Egyptians and their security forces prepared for demonstrations on Sunday that may determine their future, two years after people power toppled a dictator and ushered in a democracy crippled by bitter divisions.
Waving national flags, thousands gathered on Cairo’s Tahrir Square, cradle of the 2011 uprising against Hosni Mubarak. They hope that, after the working day, millions will rally across the country to unseat President Mohamed Mursi - exactly a year since the Islamist became Egypt’s first freely elected leader.
Across a capital eerily quiet for the start of the working week, Mursi supporters have also congregated - by a mosque not far from the suburban presidential palace. Liberal protest organisers plan to mount a sit-in outside from Sunday evening.
There was none of the street violence seen in the past week. Cairo’s security chief said over 140 known troublemakers had been rounded up in the past day. Some were found with weapons.
Interviewed by a British newspaper, Mursi repeated his determination to ride out what he sees as an undemocratic attack on his electoral legitimacy. But he also offered to revise the new, Islamist-inspired constitution, saying clauses on religious authority, which fueled liberal resentment, were not his choice.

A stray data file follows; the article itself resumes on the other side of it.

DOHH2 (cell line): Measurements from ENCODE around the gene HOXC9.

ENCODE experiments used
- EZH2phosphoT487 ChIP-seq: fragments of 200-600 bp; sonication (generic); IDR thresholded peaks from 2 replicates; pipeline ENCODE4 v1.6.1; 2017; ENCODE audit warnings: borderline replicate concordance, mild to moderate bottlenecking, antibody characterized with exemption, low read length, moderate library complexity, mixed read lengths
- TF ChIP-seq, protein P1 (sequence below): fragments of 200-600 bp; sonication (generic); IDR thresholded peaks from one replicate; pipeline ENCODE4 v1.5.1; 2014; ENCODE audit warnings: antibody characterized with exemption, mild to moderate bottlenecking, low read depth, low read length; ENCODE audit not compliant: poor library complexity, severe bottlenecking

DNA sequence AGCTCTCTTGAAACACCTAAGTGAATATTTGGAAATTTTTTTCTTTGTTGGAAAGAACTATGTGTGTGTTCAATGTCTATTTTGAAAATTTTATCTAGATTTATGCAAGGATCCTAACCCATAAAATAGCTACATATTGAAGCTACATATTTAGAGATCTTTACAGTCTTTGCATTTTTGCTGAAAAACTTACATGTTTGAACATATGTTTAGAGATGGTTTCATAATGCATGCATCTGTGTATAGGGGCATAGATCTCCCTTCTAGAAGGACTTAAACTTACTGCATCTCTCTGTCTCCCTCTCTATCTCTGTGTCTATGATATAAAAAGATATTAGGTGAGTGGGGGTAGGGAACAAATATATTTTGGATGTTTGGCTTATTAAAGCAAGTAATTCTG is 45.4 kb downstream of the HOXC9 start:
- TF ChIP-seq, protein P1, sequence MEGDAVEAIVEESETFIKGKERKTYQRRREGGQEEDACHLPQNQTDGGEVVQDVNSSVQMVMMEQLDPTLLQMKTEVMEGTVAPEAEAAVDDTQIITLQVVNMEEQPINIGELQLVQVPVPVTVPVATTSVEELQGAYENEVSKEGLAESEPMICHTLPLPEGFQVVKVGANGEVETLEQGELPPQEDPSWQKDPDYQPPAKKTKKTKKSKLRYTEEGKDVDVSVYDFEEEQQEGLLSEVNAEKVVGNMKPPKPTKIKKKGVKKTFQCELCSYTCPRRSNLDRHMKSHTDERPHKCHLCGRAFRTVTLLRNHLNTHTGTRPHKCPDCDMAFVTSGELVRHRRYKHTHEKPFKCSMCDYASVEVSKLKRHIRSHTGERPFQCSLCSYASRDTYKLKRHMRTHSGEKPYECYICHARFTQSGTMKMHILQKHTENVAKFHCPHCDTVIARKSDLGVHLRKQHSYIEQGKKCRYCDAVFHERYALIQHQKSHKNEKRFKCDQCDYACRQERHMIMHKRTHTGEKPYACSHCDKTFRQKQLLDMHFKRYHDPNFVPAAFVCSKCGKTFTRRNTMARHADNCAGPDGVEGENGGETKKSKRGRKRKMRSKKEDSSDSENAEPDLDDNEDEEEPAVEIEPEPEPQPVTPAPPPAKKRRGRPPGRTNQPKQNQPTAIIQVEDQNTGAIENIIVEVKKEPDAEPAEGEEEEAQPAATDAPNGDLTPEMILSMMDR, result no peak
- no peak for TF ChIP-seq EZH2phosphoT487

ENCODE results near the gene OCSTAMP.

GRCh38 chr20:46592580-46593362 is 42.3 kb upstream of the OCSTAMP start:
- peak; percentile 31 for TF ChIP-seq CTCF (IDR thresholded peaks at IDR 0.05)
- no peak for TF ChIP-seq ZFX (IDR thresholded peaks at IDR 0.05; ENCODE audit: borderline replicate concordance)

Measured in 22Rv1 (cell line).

He made a similar offer last week, after the head of the army issued a strong call for politicians to compromise. But the opposition dismissed it as too little to late. They hope Mursi will resign in the face of large numbers on the streets. Some also seem to believe the army might force the president’s hand.
An economic crisis, deepened by political paralysis, has encouraged some to take to the streets in protest. But many others fear renewed unrest will only make matters worse.
Mursi’s Muslim Brotherhood can hope protests fizzle out like previous outbursts. If they do not, some form of compromise, possibly arbitrated by the army, may be on the cards.
Both sides insist they plan no violence but accuse the other - and agents provocateurs from the old regime - of planning more of the street fighting that has killed several people, including an American student, and wounded hundreds over the past week.
Helicopter gunships flew over Cairo. The U.S.-equipped army, though showing little sign of wanting power, warns it may step in if deadlocked politicians let violence slip out of control.
U.S. President Barack Obama called for dialogue and warned trouble in the biggest Arab nation could unsettle an already turbulent Middle East. Washington has evacuated non-essential personnel and reinforced security at its diplomatic missions.